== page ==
The drill bit 10a converted according to the present invention, shown in FIGS. 1a, 2a, 3 and 4 is seen to retain the parabolic flutes 14 and helical edges 18. The drill point, however, has been altered from the original conical shape suggested in dotted lines in FIG. 1a to the solid lined and shaded configuration.
The converted point includes a pair of radially outer cutting points 32, a center 34 which is preferably slightly higher than the outer cutting points 32, and a pair of concavely curved cutting edges or lips 36 extending from the center point 34 towards a corresponding one of the cutting points 32. New concave lip relief surfaces 38 have been shaped to conform to the concave curvature of the new cutting edges 36. The lip relief surfaces 38 include two intersecting plane surfaces 38a and 38b which are preferably mutually perpendicular and joined by a curved surface 38c. Each cutting edge 36 also includes a pair of substantially straight segments 36a and 36b joined by a curved concave middle portion 36c.
The modified drill point of FIG. 2a also comprises a pair of leading bevel surfaces 40 which intersect with the concave lip relief surfaces 38 to define the sharp cutting edges 36. The bevel surfaces 40 begin at the outer cutting points, follow the curvature of the cutting edges and extend beyond the center point 40 to intersect with the opposite lip relief surface 38 to define the trailing edges 42. The radially inner portions of the trailing edges 42 lie along a common straight line extending through the center 34 of the drill point, as best appreciated in FIG. 2a .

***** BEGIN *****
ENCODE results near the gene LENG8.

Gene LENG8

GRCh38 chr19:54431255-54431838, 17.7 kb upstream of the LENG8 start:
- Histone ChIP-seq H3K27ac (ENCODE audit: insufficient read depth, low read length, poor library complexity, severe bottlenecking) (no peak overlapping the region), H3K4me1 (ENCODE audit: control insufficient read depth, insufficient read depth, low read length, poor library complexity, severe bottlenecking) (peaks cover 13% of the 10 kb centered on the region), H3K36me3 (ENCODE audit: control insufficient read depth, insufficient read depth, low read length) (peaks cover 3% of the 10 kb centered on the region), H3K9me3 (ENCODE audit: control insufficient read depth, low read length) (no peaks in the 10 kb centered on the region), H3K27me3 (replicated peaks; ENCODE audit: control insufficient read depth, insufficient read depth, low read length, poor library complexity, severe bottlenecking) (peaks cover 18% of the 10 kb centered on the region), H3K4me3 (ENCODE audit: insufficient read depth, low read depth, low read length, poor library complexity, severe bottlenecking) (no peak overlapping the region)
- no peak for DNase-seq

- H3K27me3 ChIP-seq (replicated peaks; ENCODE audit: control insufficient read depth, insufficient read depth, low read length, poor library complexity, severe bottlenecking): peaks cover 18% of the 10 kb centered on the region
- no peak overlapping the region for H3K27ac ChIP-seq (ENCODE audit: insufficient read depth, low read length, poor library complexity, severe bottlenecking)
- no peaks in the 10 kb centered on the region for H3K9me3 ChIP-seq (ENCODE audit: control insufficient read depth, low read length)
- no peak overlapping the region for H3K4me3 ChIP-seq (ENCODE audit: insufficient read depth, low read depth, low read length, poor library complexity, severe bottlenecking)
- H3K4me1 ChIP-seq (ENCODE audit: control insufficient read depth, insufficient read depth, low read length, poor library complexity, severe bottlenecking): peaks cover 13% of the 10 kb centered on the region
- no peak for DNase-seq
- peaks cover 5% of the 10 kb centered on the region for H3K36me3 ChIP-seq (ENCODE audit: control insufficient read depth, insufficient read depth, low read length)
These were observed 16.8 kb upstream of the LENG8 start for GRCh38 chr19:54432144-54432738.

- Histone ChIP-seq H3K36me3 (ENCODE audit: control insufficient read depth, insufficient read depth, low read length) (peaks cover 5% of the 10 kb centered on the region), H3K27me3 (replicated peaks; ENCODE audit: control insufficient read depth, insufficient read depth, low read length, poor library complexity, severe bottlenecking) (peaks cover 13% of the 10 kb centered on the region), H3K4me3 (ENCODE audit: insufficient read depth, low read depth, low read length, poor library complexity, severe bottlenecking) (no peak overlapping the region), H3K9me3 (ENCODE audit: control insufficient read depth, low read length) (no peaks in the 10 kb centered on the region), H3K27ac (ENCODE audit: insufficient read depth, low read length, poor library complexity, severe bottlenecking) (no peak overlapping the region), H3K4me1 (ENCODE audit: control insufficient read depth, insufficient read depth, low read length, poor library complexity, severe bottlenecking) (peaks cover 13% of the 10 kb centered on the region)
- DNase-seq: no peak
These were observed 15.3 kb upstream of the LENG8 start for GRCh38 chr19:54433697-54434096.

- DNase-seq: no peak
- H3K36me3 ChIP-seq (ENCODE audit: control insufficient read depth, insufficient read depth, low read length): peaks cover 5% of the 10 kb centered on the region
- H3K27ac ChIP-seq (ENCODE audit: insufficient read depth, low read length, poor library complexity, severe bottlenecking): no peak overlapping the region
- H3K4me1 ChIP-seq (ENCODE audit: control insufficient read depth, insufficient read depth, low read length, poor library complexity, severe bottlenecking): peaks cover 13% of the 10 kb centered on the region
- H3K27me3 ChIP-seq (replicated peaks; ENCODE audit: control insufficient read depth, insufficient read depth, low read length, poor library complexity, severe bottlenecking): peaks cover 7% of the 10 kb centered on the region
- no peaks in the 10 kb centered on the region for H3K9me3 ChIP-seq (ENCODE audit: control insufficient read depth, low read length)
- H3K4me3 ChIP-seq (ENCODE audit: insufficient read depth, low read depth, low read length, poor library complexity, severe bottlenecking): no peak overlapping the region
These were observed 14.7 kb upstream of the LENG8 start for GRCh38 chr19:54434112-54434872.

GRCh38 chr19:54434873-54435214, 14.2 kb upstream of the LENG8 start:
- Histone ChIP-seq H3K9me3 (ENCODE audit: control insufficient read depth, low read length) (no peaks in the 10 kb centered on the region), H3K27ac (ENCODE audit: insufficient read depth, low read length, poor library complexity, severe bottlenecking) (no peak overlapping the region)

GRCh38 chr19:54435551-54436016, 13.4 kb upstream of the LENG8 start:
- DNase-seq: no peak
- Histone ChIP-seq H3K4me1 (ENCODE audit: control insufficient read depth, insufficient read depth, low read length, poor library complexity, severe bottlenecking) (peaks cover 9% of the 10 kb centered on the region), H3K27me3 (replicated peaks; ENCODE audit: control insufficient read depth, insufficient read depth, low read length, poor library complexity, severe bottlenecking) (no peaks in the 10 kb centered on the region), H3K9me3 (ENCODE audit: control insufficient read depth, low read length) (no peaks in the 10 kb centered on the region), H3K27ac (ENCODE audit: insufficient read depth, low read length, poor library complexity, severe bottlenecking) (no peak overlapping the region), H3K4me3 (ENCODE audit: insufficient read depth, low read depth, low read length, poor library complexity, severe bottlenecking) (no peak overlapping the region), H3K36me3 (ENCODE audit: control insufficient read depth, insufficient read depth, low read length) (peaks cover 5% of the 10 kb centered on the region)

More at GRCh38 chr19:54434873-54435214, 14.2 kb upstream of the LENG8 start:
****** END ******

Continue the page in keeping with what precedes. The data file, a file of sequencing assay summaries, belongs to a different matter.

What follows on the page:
As shown in the end view of FIG. 2a the radially outer cutting points 32 point in the direction of normal rotation of the drill bit indicated by the arrow. The outer segments 36a of the cutting edges 36 sweep sharply rearwardly from the direction of rotational advance of the points such that the cutting points 32 lead other portions of the drill in a plane perpendicular to the drill bit longitudinal axis during normal counterclockwise rotation of the drill bit.
As best seen in the end view of FIG. 2a, each cutting edge 36 curves back from the outer cutting point 32 at a relatively sharp initial angle beta (β) measured relative to the tangent line t--t in a plane transverse to the drill bit longitudinal axis. The angle beta is preferably less than 65 degrees. After curving back to define the concavities 44 the cutting edges then become more closely straight radial lines as they approach the center 34. Conventional cutting edges are more closely perpendicular to a tangent line such as t--t, as in the original drill point of FIG. 2, such that material is pushed radially outwardly towards the circumference of the bore by the outer edge segment 22a, rather than being quickly drawn inwardly as in the modified point of FIG. 2a.
The configuration of the outer cutting points 32 and cutting edges 36 causes the material from the workpiece to be severed cleanly at the edge of the bore and pulled into the concavity 44 defined by the cutting edge 36 and bevel surface 40 inwardly towards the center of the bore, even as it is being cut by the rotating drill bit, and then extracted from the bore through the flutes 14. The outer segments 36a of the cutting edges also recede from the cutting points 32 in an axial direction as best seen in FIG. 1a such that the points 32 project forwardly during axial advance of the drill bit. No outwardly directed force is exerted on the workpiece material at the perimeter of the bore because the lateral surfaces 35 of the cutting points 32 curve back smoothly and recede into the flutes 14.